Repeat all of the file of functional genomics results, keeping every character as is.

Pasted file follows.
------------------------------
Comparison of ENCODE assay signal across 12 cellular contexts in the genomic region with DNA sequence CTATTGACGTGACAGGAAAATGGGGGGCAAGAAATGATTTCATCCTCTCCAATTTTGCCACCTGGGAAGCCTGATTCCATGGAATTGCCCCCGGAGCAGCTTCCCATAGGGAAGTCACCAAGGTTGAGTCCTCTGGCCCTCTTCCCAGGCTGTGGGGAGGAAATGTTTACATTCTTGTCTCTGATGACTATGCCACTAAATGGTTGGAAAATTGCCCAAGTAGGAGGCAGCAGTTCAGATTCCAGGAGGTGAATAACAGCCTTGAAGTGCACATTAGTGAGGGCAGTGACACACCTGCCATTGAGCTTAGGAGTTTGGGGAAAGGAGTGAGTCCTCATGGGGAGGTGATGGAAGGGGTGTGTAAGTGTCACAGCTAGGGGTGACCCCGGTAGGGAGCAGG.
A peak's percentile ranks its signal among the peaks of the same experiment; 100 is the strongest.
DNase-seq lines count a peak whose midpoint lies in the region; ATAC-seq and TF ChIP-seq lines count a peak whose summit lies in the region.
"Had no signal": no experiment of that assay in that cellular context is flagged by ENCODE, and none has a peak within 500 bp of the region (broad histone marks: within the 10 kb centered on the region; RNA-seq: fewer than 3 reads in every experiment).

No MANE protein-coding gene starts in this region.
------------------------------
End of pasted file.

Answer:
Comparison of ENCODE assay signal across 12 cellular contexts in the genomic region with DNA sequence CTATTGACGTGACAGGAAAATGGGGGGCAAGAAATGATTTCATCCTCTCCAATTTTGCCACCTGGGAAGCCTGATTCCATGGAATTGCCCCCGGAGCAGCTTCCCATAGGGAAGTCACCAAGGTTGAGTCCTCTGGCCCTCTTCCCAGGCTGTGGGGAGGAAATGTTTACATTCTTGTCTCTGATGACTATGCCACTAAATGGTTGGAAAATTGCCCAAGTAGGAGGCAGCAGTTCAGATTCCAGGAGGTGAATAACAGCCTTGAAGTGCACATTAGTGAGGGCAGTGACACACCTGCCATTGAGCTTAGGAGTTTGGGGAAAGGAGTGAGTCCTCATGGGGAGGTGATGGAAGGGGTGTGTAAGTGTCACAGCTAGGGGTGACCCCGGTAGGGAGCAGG.
A peak's percentile ranks its signal among the peaks of the same experiment; 100 is the strongest.
DNase-seq lines count a peak whose midpoint lies in the region; ATAC-seq and TF ChIP-seq lines count a peak whose summit lies in the region.
"Had no signal": no experiment of that assay in that cellular context is flagged by ENCODE, and none has a peak within 500 bp of the region (broad histone marks: within the 10 kb centered on the region; RNA-seq: fewer than 3 reads in every experiment).

No MANE protein-coding gene starts in this region.